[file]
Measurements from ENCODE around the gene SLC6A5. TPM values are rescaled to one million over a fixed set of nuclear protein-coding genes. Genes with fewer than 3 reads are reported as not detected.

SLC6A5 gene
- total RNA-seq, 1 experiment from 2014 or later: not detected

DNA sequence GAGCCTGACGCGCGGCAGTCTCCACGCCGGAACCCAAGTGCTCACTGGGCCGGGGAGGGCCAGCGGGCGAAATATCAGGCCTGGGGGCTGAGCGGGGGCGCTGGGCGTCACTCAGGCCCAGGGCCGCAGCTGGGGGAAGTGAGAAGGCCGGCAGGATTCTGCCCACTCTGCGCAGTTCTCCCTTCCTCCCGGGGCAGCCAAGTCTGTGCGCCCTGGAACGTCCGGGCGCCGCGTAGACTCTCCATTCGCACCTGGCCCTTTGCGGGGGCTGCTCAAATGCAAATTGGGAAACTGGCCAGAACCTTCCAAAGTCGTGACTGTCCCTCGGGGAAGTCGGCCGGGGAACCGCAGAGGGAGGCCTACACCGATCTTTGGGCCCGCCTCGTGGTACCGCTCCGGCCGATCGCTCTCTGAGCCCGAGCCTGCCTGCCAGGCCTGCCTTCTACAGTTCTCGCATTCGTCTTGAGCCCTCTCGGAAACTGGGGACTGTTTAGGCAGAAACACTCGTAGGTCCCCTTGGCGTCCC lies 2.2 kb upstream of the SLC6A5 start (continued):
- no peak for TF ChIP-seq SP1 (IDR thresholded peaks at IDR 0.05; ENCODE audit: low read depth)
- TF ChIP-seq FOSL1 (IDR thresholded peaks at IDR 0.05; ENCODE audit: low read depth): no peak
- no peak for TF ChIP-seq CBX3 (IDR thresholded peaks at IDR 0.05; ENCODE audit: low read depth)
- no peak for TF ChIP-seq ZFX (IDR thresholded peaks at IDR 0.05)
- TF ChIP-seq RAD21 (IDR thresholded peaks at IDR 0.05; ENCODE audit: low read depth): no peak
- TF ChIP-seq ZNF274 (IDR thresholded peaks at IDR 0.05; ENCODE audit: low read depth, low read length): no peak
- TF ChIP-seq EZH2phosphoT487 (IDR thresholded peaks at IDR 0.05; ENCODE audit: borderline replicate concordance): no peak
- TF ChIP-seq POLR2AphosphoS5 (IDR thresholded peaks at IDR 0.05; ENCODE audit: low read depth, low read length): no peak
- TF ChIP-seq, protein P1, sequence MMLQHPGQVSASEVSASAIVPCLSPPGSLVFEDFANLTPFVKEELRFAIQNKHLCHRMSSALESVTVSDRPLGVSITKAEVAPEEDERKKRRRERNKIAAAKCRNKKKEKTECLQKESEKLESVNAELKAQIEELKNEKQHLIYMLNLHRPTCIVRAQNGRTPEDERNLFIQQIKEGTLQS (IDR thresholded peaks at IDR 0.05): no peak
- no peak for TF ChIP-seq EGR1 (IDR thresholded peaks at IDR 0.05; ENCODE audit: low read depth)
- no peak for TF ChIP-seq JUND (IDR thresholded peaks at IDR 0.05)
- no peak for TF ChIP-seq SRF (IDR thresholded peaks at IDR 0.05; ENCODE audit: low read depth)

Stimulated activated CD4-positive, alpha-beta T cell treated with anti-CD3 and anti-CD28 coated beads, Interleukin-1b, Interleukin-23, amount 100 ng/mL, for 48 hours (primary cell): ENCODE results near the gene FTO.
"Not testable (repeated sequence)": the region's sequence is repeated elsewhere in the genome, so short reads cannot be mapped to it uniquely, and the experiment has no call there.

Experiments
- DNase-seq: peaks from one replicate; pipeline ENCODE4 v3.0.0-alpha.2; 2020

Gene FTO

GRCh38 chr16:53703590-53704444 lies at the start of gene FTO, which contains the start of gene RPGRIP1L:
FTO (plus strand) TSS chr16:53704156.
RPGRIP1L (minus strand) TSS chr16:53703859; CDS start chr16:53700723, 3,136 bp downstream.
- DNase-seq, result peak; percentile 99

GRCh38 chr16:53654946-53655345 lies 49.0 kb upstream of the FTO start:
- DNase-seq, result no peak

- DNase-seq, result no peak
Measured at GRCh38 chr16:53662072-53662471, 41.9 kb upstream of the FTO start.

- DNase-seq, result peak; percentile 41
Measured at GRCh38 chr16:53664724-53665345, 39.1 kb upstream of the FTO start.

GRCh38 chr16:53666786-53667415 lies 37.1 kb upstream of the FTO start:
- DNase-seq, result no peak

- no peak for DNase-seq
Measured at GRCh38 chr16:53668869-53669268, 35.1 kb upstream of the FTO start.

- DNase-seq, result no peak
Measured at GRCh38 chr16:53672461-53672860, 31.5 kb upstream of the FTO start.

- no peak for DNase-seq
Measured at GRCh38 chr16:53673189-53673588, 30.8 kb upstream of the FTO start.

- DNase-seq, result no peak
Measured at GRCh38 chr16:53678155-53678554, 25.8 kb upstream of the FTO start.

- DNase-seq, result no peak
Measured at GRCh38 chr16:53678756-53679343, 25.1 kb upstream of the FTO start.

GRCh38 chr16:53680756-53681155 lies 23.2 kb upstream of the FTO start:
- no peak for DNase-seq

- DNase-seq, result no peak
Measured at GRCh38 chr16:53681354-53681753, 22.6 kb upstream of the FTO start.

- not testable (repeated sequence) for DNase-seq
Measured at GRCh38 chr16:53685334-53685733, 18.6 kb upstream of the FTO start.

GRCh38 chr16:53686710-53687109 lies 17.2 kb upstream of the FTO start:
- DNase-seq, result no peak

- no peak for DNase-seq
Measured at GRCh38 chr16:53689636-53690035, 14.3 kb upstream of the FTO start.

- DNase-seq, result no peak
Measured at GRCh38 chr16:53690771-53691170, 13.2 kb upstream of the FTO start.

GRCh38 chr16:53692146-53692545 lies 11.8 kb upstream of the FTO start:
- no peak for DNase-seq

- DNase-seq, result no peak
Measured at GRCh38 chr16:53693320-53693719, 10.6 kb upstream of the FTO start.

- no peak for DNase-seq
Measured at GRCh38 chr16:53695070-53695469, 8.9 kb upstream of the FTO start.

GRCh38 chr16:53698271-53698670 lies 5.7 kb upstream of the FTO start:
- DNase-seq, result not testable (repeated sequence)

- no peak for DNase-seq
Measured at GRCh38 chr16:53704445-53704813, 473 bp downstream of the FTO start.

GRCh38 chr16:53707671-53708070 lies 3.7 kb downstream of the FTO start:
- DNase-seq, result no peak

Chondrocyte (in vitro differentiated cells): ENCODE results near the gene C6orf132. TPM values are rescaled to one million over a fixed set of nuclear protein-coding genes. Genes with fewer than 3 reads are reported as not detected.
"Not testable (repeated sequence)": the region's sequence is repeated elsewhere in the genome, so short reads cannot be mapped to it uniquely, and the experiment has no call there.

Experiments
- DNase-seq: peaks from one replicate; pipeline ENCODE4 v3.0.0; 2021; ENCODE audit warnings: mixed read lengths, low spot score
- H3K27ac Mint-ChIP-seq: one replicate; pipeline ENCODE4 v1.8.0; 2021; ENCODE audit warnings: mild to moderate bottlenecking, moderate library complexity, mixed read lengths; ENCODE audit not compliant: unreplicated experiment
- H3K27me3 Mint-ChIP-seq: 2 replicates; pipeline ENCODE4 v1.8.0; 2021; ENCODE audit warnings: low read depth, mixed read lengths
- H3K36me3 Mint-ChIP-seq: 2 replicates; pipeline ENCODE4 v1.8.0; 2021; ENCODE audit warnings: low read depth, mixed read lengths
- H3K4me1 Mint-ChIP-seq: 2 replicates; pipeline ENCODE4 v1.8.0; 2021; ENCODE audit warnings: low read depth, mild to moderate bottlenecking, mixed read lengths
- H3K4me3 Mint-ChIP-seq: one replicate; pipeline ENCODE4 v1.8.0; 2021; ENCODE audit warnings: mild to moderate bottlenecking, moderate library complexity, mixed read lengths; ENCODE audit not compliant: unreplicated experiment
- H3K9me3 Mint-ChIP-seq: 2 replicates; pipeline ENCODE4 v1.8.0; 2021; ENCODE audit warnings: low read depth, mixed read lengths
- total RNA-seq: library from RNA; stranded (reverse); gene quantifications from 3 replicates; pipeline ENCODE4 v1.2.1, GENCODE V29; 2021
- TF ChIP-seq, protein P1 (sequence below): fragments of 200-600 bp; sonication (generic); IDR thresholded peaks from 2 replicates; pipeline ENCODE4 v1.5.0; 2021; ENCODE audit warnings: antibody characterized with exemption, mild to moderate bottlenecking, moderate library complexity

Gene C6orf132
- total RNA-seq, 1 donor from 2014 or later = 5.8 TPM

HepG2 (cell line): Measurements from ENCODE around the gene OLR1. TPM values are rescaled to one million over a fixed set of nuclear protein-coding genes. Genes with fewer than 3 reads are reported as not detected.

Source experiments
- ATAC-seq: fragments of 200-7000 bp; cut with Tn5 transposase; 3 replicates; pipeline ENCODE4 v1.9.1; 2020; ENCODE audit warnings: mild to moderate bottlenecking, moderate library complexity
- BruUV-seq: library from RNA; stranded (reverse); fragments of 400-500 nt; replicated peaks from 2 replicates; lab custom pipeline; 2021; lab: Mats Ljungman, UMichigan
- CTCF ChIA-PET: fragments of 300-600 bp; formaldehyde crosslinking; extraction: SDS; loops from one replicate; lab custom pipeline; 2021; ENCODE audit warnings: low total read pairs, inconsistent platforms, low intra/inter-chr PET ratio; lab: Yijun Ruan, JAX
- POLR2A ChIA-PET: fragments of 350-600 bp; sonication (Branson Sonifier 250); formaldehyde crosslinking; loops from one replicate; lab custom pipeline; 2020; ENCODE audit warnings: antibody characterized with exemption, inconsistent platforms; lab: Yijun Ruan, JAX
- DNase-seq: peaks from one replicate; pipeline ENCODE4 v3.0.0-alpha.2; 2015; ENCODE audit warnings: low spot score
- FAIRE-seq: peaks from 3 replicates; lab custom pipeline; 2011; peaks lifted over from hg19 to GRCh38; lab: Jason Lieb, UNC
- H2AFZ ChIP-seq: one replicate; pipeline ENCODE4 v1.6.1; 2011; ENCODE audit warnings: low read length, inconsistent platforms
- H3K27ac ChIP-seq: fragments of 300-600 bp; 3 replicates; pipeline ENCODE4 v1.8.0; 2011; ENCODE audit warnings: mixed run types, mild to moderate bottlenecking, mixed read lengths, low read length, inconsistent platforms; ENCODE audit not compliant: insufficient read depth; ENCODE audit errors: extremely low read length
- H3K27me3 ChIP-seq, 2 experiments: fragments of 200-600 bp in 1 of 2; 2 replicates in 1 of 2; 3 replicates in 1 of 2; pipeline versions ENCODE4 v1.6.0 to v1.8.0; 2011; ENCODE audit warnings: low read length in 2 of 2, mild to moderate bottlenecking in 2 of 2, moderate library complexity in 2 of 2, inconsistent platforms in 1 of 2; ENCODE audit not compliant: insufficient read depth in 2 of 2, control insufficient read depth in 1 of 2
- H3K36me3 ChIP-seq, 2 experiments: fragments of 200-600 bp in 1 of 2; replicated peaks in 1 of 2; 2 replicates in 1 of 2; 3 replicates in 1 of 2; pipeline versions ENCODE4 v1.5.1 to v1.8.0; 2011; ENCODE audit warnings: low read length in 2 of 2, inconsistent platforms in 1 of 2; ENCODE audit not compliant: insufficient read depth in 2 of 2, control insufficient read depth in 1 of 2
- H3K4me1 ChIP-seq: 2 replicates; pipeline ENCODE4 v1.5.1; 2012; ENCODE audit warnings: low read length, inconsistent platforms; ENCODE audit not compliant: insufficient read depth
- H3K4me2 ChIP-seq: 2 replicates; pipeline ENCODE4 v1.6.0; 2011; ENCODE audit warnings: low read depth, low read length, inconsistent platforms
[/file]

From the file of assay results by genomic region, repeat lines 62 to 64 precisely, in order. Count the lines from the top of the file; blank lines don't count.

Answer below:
GRCh38 chr16:53698271-53698670 lies 5.7 kb upstream of the FTO start:
- DNase-seq, result not testable (repeated sequence)

- no peak for DNase-seq